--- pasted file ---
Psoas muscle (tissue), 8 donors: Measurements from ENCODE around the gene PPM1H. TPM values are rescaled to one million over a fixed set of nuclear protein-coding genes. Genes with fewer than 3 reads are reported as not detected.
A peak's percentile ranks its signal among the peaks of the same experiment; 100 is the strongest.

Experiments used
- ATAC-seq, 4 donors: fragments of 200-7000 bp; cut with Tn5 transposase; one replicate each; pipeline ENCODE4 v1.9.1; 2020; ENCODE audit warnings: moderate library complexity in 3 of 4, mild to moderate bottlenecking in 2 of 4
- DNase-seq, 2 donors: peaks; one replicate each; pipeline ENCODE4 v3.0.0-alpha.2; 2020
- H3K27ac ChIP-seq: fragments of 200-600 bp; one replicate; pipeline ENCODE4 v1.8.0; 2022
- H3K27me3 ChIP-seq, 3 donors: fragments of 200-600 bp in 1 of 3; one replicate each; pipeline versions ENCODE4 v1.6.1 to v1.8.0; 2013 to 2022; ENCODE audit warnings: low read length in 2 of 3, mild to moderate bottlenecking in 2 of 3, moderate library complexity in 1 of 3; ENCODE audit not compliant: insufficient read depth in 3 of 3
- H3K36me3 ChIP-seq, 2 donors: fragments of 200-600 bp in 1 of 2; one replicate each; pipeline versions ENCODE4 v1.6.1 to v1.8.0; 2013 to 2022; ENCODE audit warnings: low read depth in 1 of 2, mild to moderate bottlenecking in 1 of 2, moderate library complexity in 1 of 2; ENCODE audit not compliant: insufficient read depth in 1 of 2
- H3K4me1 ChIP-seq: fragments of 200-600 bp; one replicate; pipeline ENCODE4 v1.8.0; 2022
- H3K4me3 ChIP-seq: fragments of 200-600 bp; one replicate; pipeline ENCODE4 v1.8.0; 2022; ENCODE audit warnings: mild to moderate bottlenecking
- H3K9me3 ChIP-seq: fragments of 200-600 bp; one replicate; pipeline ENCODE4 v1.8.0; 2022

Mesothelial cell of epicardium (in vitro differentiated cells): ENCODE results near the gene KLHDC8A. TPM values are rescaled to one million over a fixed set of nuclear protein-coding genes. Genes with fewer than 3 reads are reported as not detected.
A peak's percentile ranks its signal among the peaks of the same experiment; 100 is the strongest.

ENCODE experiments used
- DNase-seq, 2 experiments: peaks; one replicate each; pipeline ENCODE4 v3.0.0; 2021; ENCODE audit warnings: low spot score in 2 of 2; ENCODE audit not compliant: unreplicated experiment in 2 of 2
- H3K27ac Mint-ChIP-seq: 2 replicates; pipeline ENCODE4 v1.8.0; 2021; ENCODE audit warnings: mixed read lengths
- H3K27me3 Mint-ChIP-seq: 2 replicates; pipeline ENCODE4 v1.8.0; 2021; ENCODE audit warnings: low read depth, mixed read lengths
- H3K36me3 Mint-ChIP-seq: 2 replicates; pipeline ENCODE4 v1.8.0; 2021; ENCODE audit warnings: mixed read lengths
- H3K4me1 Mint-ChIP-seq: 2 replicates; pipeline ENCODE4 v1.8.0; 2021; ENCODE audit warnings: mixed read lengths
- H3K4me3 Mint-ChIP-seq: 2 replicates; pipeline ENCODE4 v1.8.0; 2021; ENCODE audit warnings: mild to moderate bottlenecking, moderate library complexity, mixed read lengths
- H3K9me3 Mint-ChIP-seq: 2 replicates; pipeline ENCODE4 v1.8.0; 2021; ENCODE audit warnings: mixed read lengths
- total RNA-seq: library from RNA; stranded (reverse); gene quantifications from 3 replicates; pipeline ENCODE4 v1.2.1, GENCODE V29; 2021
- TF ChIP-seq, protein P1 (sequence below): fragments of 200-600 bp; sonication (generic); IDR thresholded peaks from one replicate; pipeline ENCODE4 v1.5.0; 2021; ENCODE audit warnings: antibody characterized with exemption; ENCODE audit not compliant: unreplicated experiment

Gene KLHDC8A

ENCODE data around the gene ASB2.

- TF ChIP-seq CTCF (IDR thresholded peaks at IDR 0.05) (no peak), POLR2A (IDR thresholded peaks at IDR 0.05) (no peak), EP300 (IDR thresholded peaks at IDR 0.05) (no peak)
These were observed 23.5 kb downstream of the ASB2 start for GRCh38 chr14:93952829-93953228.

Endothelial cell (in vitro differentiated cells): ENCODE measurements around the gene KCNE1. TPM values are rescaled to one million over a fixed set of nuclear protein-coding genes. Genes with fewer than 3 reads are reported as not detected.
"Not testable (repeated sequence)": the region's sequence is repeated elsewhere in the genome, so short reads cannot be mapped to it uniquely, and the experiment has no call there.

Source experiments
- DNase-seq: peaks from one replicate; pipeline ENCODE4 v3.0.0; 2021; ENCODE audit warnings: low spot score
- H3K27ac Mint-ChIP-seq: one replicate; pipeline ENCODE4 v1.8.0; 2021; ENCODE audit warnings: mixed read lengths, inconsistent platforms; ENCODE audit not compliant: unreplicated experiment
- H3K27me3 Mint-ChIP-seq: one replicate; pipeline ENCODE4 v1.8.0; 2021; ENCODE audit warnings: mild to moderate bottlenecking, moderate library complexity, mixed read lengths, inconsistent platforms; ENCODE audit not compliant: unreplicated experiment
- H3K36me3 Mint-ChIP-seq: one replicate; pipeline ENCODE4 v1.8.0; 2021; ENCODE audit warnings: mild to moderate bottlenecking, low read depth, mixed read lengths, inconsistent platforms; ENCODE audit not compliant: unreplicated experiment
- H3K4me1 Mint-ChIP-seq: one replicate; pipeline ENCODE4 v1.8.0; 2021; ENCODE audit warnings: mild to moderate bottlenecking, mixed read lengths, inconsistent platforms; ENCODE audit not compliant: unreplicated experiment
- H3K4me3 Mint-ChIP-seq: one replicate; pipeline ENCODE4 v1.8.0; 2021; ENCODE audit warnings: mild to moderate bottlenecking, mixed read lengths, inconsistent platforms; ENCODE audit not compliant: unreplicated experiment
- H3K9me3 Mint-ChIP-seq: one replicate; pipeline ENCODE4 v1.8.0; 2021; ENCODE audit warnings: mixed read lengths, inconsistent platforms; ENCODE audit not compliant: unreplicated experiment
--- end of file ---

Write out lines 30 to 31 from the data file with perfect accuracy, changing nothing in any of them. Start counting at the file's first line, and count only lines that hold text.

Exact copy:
Source experiments
- DNase-seq: peaks from one replicate; pipeline ENCODE4 v3.0.0; 2021; ENCODE audit warnings: low spot score